Last Friday, I “shadowed” my focal student, who I am studying for my case study for one of my teaching program courses: adolescent development and learning. I spent the entire day following her from class to class, to a school-wide rally, lunch, and more classes. By the end of the day, I sat exhausted in my car, glad my high school days were a distant memory.
I want to write more about this day later, but until then, one moment stood out from Friday that I wanted to share now. As we left one class for the next, I asked my focal student how she liked the earlier class, let’s call it an arts class, and the way students acted in the class. She said it was boring, but students took it since it was usually an easy A, which made me think of my acting arts class from my senior year. I asked her what she thought of the teacher and the students who played cards the entire class or simply talked loudly all class. She replied along the lines of, he used to be a good teacher, but then “he stopped caring.” The power of that statement hit me pretty hard, especially since one group of students was acting extremely obnoxious, swearing, talking explicitly about certain anatomical items, and frankly, not caring themselves; the other group played poker, or some other card game all class. The teacher, himself, confided in me that while the students were all good souls, many did not care anymore, at least yet, and someday they typically wake up and start to care. He went on to mention that my focal student was one of his best students.
It takes a tremendous amount of energy to care for students, especially adolescents, who do nearly everything in their power to disturb the class, hide out in plain sight, or just put their heads down and sleep; almost anything except paying attention and participating in class. The level of creativity, caring, self-discipline, preparation, focus, intensity, knowledge, etcetera, needed to stand in front of 20-40 students used to chaos as the norm at school, and draw them out of that modus operandi, into the topic of the day, in a way that they actually learn and understand the topic, is immense; it saps you to your very core, every day, and just like a battery that only has a limited number of charge-discharge cycles, so do teachers, who are only human.
The set of skills listed above barely touches upon content knowledge, pedagogy, pacing schedules, or routine tasks like taking role; those all add to the enormity of teaching. So, while I believe teachers must care about their students tremendously to succeed, with the passion and insight necessary to reach a group who are experiencing multiple biological, psychological, emotional, intellectual, spiritual, familial, sexual, and sociological changes simultaneously, some mechanism must exist to help the students meet the teachers, if not half-way, then as close as possible, and that mechanism is the student’s caregiver(s): be it parent(s), guardian(s), whomever. They must invest an effort in this social contract called teaching, or just like this one teacher, above, we will all stop caring since we only have so much energy ourselves; we are not Superman or Superwoman, as those who believe imaginary characters actually exist. We are flesh and blood, struggling with our own life issues as we tend to our charges, the nation’s future citizens, who may not realize this is their moment to wake up, pay attention, learn, understand, and apply themselves, because surely millions of others are doing just that. There is only so much scarce resource to go around in our capitalistic society, where the spoils, mostly, go to those who push themselves, and not to those who sit around waiting for a handout or for someone to impart the wisdom their parents give, or should give, simply because they neither took the time to listen then, nor listen now.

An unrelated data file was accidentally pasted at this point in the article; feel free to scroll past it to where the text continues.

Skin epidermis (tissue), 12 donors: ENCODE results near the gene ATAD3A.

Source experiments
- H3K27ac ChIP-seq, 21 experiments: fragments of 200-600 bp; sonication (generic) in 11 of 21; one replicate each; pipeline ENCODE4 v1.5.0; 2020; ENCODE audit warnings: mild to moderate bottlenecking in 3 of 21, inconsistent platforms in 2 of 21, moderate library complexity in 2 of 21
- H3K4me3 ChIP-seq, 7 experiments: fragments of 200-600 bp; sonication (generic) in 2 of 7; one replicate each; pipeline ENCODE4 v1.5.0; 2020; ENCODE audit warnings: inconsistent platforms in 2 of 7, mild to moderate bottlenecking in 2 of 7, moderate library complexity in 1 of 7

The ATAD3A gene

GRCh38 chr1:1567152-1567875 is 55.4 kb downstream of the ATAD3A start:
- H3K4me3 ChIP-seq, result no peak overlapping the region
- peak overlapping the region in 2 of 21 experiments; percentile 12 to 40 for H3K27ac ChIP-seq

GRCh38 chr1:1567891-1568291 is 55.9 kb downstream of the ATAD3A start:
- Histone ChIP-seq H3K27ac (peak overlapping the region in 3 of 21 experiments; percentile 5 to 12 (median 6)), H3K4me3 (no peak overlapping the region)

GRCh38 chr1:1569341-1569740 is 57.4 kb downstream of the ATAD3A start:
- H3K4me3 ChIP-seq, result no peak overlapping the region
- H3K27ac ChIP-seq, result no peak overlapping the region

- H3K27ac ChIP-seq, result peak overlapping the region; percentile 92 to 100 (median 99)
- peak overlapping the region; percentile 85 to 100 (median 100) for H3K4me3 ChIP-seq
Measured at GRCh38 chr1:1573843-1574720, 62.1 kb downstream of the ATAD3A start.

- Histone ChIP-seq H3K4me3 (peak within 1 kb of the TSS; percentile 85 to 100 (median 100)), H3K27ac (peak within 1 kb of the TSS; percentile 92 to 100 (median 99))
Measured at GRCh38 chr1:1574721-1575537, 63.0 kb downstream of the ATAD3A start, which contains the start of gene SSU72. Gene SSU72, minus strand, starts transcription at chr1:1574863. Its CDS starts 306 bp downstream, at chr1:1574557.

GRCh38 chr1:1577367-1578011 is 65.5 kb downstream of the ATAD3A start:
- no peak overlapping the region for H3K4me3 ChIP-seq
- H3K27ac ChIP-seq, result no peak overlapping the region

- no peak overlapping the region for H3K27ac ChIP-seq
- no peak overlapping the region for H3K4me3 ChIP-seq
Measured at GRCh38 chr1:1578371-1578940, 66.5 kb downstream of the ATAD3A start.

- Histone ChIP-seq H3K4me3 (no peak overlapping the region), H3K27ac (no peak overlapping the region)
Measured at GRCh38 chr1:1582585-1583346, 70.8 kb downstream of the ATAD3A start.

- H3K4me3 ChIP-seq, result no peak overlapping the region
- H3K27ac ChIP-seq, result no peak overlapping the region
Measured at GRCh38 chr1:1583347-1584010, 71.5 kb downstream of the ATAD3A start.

Accordingly, I still find it amazing to read how many “experts,” or more precisely, those with the financial wherewithal to hire staff who then advocate, as if they were experts, who believe that all responsibility for our present educational distress lies with our nation’s teachers; that it is their sole responsibility to turn around those affected by the socioeconomic inequities that were ingrained over hundreds of years, mostly by the predecessors of the our nation’s wealthiest, who with their children live in an alternate universe, oblivious to the challenges facing the majority of students in our country today since their parents, if they are fortunate enough to have parents, or other guardians, lack the skills needed to do what I mention above is critical to teacher’s long-term survival given all the stresses these children carry with them into the school, and classroom. We are fooling ourselves if we believe we can cure the malaise by applying ointment to only one part of the body education; a concerted, modern, team effort is required that spans socioeconomic conditions, parenting programs, support systems, etcetera to right this ship, or we will continue our listing, to port or starboard, it does not matter once we start taking on more water than we can bail. And similar to the grand ship Titanic, who surely was unsinkable, the U.S. in all its glory, will simply be no more, or if it survives, just a shell of its former self, beholden to the more educated nations of this world.